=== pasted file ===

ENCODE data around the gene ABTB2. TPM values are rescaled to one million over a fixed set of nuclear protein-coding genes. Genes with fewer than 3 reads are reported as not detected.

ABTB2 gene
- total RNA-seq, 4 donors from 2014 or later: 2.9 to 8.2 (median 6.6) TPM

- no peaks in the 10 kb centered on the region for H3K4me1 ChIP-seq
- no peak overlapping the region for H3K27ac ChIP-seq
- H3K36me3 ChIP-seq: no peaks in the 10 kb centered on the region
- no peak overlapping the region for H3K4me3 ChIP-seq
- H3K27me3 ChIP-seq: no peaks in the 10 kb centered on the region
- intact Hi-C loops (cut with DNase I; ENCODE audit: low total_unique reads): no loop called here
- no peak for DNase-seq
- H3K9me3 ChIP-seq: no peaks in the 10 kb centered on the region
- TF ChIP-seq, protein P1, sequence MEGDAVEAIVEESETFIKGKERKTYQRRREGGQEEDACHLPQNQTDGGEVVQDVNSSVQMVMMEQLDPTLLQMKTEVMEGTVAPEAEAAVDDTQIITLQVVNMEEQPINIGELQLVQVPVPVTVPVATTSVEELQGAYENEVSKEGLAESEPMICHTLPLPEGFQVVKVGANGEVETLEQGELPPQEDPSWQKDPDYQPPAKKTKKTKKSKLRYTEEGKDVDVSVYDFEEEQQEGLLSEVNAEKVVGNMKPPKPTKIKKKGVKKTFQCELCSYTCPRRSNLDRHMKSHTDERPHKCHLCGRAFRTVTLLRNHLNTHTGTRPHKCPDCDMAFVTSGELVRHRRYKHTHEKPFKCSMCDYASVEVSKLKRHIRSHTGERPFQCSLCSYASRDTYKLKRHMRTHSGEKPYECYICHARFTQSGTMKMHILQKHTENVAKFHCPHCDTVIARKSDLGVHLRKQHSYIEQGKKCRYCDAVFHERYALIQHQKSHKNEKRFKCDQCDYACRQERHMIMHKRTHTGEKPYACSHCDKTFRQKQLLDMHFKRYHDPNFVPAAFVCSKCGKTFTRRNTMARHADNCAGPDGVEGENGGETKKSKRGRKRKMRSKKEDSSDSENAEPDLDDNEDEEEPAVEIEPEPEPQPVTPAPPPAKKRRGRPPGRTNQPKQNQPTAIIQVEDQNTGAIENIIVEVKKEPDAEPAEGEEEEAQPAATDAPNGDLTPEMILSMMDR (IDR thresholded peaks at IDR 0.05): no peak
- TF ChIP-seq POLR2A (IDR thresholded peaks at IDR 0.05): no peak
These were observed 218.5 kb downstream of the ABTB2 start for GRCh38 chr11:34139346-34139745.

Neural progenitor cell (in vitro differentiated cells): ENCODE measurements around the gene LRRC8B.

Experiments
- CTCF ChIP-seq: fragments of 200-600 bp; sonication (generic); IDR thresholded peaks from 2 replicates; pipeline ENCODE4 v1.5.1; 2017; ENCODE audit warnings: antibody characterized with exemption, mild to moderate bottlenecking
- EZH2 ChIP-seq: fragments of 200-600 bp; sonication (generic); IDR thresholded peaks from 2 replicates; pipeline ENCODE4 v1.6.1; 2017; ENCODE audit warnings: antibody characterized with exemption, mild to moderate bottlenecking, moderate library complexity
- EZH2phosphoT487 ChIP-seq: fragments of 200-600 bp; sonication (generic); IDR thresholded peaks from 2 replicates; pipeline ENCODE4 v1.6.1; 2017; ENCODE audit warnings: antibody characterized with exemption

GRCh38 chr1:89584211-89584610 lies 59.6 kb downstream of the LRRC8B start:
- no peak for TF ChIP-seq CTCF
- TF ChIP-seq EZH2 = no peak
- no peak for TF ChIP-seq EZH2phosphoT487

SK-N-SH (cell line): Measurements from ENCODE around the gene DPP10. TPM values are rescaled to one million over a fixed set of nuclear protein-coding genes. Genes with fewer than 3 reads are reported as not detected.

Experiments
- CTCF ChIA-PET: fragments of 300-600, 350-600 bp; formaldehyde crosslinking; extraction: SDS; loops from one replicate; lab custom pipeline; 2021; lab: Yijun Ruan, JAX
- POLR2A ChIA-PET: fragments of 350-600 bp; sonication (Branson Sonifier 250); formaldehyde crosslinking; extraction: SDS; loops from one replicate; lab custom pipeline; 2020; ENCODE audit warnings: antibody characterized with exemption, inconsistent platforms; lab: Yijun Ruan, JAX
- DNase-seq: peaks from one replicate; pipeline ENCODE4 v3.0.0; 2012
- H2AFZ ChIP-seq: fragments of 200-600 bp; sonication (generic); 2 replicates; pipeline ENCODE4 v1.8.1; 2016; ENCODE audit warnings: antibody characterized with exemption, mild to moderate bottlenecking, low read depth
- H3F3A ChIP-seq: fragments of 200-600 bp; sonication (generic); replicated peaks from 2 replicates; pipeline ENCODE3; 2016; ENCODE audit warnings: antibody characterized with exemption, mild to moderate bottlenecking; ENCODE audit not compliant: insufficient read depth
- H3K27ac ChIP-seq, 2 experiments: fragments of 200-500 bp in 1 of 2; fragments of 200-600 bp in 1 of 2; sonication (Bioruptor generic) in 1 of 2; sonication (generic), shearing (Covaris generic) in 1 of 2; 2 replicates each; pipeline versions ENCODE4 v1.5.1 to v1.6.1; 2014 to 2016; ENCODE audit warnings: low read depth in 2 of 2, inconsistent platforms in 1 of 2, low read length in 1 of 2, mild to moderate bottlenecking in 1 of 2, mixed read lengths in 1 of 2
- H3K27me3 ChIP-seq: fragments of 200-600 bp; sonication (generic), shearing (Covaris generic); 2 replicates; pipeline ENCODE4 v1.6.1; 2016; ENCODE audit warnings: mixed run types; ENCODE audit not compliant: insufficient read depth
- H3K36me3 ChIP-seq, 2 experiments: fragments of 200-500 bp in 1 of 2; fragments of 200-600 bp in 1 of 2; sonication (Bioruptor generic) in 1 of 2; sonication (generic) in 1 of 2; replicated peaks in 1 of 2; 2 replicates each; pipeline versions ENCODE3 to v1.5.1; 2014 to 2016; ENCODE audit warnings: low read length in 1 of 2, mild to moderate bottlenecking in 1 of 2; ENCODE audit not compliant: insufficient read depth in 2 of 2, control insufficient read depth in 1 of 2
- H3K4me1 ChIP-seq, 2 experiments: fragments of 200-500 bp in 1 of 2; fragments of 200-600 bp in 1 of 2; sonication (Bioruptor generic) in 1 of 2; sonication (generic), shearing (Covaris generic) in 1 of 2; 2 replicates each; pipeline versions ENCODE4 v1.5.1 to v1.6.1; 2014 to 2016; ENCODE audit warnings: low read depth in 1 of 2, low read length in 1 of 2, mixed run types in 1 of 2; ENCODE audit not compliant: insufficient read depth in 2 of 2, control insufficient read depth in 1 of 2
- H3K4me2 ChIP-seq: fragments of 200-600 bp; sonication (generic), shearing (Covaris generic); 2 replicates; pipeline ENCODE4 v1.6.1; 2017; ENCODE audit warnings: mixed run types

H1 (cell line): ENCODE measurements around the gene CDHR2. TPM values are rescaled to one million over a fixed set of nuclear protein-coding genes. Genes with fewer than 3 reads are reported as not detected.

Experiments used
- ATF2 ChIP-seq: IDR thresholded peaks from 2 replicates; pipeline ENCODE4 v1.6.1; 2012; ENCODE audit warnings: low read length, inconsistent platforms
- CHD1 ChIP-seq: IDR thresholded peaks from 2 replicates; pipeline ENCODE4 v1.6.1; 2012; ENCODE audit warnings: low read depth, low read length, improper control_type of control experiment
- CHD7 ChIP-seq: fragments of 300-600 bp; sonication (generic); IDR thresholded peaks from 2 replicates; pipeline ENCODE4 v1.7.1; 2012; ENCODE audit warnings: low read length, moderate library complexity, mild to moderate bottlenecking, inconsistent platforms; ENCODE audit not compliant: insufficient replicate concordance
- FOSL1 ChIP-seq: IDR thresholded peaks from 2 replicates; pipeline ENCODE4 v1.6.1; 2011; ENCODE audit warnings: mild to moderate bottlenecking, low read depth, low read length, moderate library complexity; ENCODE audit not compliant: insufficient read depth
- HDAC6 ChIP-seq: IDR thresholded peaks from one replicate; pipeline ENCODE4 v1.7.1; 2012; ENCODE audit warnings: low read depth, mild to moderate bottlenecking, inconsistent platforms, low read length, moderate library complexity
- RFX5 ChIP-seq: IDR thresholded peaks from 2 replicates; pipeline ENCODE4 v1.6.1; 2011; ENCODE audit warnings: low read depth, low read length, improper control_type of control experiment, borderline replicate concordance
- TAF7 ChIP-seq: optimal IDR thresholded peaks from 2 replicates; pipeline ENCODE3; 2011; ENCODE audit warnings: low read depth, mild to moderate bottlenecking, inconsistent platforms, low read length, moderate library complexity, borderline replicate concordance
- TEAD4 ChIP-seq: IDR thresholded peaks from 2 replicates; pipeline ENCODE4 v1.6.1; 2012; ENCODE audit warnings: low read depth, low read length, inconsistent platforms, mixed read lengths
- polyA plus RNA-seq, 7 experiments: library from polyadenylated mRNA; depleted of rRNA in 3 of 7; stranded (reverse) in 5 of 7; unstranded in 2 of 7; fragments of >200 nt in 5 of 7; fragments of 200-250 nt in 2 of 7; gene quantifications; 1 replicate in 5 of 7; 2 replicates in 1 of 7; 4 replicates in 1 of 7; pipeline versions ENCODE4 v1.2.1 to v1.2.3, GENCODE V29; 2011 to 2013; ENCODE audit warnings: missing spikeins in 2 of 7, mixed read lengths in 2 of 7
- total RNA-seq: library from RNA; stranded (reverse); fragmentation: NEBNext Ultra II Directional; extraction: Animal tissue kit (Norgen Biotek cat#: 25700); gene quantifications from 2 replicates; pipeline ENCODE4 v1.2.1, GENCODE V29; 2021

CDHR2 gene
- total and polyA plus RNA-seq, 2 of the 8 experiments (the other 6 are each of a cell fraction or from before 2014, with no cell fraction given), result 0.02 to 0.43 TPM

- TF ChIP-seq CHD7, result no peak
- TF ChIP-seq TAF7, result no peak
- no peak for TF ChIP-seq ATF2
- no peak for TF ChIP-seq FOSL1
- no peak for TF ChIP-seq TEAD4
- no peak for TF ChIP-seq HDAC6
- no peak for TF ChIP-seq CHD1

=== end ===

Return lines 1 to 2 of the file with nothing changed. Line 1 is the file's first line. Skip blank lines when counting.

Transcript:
ENCODE data around the gene ABTB2. TPM values are rescaled to one million over a fixed set of nuclear protein-coding genes. Genes with fewer than 3 reads are reported as not detected.

ABTB2 gene